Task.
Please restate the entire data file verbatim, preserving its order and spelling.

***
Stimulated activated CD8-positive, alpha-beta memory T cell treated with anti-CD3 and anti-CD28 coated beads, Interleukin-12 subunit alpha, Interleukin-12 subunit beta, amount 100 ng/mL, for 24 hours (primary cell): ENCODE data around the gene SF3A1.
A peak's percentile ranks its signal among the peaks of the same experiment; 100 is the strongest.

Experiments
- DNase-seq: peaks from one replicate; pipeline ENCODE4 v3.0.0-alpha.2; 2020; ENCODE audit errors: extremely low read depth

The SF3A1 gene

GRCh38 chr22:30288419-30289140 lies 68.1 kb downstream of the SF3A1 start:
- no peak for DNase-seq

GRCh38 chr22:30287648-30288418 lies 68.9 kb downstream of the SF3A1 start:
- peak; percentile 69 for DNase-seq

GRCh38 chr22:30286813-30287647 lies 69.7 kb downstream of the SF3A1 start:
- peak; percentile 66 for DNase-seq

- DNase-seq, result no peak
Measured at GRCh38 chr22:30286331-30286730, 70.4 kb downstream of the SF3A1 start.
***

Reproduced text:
Stimulated activated CD8-positive, alpha-beta memory T cell treated with anti-CD3 and anti-CD28 coated beads, Interleukin-12 subunit alpha, Interleukin-12 subunit beta, amount 100 ng/mL, for 24 hours (primary cell): ENCODE data around the gene SF3A1.
A peak's percentile ranks its signal among the peaks of the same experiment; 100 is the strongest.

Experiments
- DNase-seq: peaks from one replicate; pipeline ENCODE4 v3.0.0-alpha.2; 2020; ENCODE audit errors: extremely low read depth

The SF3A1 gene

GRCh38 chr22:30288419-30289140 lies 68.1 kb downstream of the SF3A1 start:
- no peak for DNase-seq

GRCh38 chr22:30287648-30288418 lies 68.9 kb downstream of the SF3A1 start:
- peak; percentile 69 for DNase-seq

GRCh38 chr22:30286813-30287647 lies 69.7 kb downstream of the SF3A1 start:
- peak; percentile 66 for DNase-seq

- DNase-seq, result no peak
Measured at GRCh38 chr22:30286331-30286730, 70.4 kb downstream of the SF3A1 start.